This is a plain English summary of an original research article
Online education can improve the mental health of people caring for those with dementia. A new study recommends that online education packages should be widely available for carers with anxiety or depression. Online cognitive behavioural therapy (CBT) combined with telephone support was equally effective, but used more resources.
Many of those who care for people with dementia have anxiety or depression. Support and education groups for carers can be helpful, but many are unable to attend in person. Carers who also have jobs outside the home, for example, or are unable to find replacement care, may be unable to leave their relatives.
This study compared online approaches that had been adapted specifically for carers of people with dementia. CBT, a talking therapy that helps people change the way they think and behave, was provided to one group along with telephone support. A second group received CBT without telephone support, and a third received an education package of practical information and advice.
The findings show that carers benefited from online programmes of education and from CBT with telephone support. However, carers who received online CBT without telephone support showed less improvement in their mental health. CBT alone is not being recommended.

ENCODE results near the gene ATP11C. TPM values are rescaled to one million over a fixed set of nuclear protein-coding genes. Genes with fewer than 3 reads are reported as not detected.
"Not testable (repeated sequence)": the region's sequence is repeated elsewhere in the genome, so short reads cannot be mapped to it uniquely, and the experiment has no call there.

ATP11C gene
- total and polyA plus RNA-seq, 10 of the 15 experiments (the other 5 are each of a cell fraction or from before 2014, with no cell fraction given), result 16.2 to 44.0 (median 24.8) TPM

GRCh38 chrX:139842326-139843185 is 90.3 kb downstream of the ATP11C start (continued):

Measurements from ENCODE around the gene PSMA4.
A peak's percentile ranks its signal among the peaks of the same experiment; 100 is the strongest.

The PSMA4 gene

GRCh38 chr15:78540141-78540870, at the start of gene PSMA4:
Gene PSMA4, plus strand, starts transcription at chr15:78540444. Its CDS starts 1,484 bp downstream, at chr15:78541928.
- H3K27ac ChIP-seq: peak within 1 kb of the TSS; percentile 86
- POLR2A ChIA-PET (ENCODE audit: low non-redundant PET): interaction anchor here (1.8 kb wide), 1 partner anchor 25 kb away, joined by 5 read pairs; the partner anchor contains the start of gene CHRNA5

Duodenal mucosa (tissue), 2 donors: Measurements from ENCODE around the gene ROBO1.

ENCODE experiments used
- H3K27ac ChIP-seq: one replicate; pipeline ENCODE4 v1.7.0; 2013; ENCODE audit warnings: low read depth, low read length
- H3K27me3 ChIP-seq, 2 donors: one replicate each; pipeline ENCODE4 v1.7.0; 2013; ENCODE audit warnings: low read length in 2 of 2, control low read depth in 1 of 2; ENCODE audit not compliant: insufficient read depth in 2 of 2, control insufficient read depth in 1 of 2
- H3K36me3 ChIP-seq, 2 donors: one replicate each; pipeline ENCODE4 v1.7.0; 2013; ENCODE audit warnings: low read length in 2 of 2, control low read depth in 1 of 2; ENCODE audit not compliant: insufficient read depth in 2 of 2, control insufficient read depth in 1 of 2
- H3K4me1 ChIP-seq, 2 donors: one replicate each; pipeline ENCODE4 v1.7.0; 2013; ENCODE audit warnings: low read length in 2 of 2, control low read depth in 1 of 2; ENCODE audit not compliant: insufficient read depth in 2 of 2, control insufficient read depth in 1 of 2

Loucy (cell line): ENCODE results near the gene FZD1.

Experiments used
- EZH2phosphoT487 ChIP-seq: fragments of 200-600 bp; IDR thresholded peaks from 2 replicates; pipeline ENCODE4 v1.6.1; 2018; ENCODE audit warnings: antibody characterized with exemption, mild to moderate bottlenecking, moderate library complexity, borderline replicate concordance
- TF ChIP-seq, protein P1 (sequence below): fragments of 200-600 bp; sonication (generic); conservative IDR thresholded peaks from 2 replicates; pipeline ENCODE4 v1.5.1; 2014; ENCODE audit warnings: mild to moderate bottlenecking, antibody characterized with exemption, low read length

The researchers are working with partners to decide how best the programmes can be delivered. They hope to make help available for many more carers of people with dementia.
What’s the issue?
An estimated 45 million people worldwide have dementia, and most are cared for at home by their family. Caring for people with dementia can be stressful and may contribute to problems such as anxiety and depression. Support groups for these carers are not always easy to access. People may not be able to leave their relatives to attend the group, or they may be part-time carers who also have jobs. This can leave them unsupported, and at risk of worsening mental health.
CBT is a talking therapy that helps people change the way they think and behave. It is known to help other groups of people with anxiety or depression – whether given face to face or online. Education for carers of people with dementia (sometimes called psychoeducation) is a mixture of practical advice, education about dementia, and education about how to look after yourself as a carer.
CBT and education have both been shown to be effective for carers of people with dementia. But online versions of these programmes had not previously been tested in this group. The research set out to find out whether online CBT with or without telephone support, and online education, could benefit people with anxiety or depression who care for people with dementia.